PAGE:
I have just spent the last four days in Kochi, Kerala, at the International Conference on Number Theory and Discrete Mathematics, commemorating Srinivasa Ramanujan, the great Indian mathematician, on the 100th anniversary of his far-too-early death.
The conference had perhaps more discrete mathematics than number theory. I did not attend every session, which would have involved getting up before 4am every day, but took in over half of the plenary lectures and a couple of others.
Why number theory and discrete mathematics? Ramanujan’s work was in number theory, although some of it (for example the work with Hardy on the asymptotics of the partition function) was certainly on the boundary of discrete mathematics. I think a better answer to the question is as follows.
There is a remarkable connection between the smallest non-trivial Laplacian eigenvalue of a graph and important global properties of the graph such as isoperimetric number and speed of convergence of the random walk. The larger the smallest eigenvalue, the better network properties the graph has.
(The Laplacian eigenvalues are the eigenvalues of the symmetric matrix D−A, where A is the usual adjacency matrix and D is the diagonal matrix whose entries are the valencies of the vertices. This matrix is positive semidefinite, and the multiplicity of the “trivial” zero eigenvalue is equal to the number of connected components. From the definition, we see that if the graph is regular, say with valency k, then the Laplacian eigenvalues are obtained by subtracting the adjacency matrix eigenvalues from k. Hence having the first non-zero Laplacian eigenvalue large is equivalent to having a big gap between the largest and second-largest eigenvalue of the adjacency matrix.)
The Alon–Boppana theorem asserts that, for given k, there are only finitely many connected regular graphs of valency k with second eigenvalue greater than 2√(k−1). Thus an infinite family of such graphs will almost all have second eigenvalue below this bound. If the limit superior of the second eigenvalue meets this bound, the family is called a family of Ramanujan graphs. The name was given by Lubotzky, Phillips and Sarnak, who, along with Margulis, were the first people to find such a family; it marks the fact that the proof used a conjecture by Ramanujan on sums of four squares. The result they needed had been proved by Igusa. This is one of my favourite papers, in Combinatorica in 1988 and free to download; I urge you to read it.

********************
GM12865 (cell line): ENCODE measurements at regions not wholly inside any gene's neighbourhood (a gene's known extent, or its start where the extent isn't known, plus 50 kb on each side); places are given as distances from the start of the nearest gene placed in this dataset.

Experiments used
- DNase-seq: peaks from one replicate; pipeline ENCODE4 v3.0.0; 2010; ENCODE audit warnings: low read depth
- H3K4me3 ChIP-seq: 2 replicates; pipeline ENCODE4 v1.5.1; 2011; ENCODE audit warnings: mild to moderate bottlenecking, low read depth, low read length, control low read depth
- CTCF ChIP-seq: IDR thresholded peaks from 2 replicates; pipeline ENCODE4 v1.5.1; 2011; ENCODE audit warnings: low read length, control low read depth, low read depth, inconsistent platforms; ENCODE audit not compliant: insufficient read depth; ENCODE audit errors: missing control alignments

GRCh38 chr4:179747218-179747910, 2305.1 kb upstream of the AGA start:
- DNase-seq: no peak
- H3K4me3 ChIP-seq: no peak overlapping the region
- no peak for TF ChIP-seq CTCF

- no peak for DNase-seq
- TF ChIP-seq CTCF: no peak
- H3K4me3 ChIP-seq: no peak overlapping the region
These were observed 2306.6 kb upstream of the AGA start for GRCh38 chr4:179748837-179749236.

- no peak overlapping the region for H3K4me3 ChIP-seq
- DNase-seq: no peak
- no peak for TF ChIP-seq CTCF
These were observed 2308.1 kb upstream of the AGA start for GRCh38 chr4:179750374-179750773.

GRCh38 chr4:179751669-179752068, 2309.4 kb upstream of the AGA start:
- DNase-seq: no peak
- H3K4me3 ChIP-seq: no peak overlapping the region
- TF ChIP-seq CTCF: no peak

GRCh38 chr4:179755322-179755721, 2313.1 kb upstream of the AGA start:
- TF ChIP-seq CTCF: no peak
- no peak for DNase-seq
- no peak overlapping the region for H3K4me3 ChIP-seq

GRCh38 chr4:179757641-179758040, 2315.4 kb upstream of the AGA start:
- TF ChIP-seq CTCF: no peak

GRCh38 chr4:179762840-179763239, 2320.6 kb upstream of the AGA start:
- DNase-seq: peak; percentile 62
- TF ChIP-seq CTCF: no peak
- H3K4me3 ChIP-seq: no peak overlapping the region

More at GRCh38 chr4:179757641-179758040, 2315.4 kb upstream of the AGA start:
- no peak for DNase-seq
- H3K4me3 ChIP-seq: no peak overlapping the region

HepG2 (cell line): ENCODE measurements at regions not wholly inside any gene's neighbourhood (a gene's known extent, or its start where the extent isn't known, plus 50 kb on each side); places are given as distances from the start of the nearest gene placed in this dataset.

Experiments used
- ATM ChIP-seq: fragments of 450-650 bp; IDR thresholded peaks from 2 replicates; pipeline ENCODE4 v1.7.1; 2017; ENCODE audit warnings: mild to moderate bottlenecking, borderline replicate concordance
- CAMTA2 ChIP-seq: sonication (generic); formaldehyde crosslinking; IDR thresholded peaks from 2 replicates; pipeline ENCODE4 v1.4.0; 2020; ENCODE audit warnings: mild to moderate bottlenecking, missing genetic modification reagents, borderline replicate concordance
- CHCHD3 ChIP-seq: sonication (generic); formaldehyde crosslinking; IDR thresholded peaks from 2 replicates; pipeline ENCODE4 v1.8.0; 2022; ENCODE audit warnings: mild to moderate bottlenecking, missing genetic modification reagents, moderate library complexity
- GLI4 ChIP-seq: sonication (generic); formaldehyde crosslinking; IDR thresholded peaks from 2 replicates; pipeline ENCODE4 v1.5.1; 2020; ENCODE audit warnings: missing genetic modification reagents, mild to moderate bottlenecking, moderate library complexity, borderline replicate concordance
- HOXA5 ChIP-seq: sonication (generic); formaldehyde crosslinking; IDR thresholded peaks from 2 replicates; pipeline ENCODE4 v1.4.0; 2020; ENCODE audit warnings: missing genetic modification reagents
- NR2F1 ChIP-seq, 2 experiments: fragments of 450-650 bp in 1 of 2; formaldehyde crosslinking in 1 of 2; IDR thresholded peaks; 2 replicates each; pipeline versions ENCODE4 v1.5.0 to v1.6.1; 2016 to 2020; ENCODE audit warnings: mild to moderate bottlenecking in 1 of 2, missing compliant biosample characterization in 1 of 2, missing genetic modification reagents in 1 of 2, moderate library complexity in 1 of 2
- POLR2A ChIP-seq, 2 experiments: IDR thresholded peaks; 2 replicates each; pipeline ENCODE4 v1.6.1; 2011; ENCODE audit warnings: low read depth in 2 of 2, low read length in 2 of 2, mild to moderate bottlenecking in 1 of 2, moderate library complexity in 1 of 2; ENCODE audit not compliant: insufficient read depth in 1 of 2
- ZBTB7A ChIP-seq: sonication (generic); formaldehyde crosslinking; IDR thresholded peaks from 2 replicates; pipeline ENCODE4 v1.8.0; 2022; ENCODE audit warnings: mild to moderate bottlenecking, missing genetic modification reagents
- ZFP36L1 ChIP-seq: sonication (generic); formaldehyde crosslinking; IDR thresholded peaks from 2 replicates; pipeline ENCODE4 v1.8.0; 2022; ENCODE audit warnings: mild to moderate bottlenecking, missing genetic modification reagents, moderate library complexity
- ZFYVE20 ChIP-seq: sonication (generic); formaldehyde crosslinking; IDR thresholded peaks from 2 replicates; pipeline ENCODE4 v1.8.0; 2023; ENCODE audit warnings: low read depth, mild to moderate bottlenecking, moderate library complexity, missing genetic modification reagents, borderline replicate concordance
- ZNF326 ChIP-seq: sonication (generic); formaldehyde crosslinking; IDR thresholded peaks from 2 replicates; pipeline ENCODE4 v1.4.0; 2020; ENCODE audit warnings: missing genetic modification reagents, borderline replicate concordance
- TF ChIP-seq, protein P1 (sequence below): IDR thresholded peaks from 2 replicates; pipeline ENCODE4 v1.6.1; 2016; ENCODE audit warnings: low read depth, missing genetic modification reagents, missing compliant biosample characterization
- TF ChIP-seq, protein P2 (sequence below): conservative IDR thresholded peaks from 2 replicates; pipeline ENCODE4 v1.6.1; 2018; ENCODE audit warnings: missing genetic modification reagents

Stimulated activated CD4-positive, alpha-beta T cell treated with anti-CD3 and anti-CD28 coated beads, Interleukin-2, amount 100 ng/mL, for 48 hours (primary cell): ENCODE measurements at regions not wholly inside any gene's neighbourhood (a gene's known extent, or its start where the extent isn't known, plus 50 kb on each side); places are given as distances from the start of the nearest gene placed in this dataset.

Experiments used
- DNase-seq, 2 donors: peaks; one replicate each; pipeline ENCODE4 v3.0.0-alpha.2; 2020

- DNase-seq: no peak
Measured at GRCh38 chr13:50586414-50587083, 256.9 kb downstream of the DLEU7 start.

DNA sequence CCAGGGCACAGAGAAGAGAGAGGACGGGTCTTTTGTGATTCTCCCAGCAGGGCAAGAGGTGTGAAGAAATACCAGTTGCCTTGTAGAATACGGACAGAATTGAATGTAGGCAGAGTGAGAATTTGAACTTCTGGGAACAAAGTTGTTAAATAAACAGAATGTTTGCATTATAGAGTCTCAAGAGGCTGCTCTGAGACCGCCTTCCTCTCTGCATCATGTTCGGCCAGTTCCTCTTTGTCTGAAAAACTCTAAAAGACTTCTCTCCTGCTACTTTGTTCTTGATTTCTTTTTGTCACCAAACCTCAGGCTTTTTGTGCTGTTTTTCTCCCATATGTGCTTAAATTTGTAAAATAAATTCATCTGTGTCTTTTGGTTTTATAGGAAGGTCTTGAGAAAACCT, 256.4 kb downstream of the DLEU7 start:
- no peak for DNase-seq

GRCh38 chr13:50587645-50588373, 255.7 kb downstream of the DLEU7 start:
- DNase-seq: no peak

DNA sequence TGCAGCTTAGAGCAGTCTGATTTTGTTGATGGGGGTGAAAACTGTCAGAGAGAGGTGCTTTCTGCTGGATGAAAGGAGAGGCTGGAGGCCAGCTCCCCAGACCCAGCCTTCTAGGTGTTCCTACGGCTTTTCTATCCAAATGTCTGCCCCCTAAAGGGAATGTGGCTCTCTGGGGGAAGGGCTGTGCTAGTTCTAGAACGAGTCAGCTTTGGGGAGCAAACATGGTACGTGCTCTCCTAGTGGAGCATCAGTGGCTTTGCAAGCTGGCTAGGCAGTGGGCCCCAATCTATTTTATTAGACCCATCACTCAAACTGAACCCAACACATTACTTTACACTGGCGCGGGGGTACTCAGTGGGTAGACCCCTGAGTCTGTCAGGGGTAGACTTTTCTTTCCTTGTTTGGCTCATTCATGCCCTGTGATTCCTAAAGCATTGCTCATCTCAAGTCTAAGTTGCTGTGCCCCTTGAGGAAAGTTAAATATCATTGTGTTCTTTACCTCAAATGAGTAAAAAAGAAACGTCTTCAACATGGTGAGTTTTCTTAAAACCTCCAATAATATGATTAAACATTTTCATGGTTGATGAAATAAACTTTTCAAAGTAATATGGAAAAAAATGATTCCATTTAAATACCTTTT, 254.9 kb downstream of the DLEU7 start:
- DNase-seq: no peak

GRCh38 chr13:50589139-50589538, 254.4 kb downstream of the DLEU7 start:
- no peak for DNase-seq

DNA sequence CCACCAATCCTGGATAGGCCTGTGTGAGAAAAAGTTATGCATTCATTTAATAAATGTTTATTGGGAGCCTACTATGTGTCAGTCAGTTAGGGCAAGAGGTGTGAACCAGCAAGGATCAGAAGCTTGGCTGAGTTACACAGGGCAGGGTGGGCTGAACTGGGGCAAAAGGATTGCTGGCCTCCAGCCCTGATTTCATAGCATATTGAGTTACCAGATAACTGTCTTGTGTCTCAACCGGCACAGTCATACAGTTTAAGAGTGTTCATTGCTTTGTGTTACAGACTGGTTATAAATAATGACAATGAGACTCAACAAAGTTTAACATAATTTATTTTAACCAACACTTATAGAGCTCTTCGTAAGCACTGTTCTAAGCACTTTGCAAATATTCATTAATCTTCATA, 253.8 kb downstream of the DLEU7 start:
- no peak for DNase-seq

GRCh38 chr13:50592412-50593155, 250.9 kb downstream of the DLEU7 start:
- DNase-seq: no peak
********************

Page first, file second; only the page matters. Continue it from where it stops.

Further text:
Anyway, this connection opens the way for discrete mathematicians to invoke and honour the name of Ramanujan, as many speakers in the conference did.
Peter Sarnak gave a similar talk to his Hardy lecture earlier this year, which I have discussed here. The Alon–Boppana theorem and the construction of Ramanujan graphs shows that there is a “gap” in the spectra of connected trivalent graphs from 2√2 to 3 which contains only finitely many graphs, and that it is maximal in the sense that no longer interval containing it has this property.
There were several talks on Ramanujan. George Andrews proposed his conjecture about how Ramanujan hit upon the mock theta functions, one of his last pieces of work. His talk described an analysis, using things that Ramanujan knew very well, which would lead to these functions. This no doubt would have been “chalk and talk” in earlier times; George wrote it all out in longhand in real time, even the complicated double summations.
One of the most remarkable talks was by Neal Koblitz. G. H. Hardy described number theory as “gentle and clean”, and Neal set out to convince us that applied mathematics is not always so. He began by describing two failures of technology (or applied mathematics) which caused very great harm in the USA. First was a prediction based on epidemic modelling from a group in his own university, which suggested that if masks were worn and social distancing observed, the pandemic would be over by June and the death toll would be limited to 60000. The President and his advisers heard the conclusion but not the sufficient condition, failed to enforce masks or social distancing, and the rest is history. The second was over-reliance on cryptography in the Test-and-Trace system in the US. The modellers had failed to realise that Bluetooth signals travel through walls and floors, and so people living in small apartments are more likely to be reported by the system as having been in contact with an infected person; moreover, this group are disproportionately poor and black, and will be much harder impacted by the result of this, standing to lose their jobs and possibly even face eviction. The modellers were unaware of this because the reliance on cryptography meant that these patterns were not visible.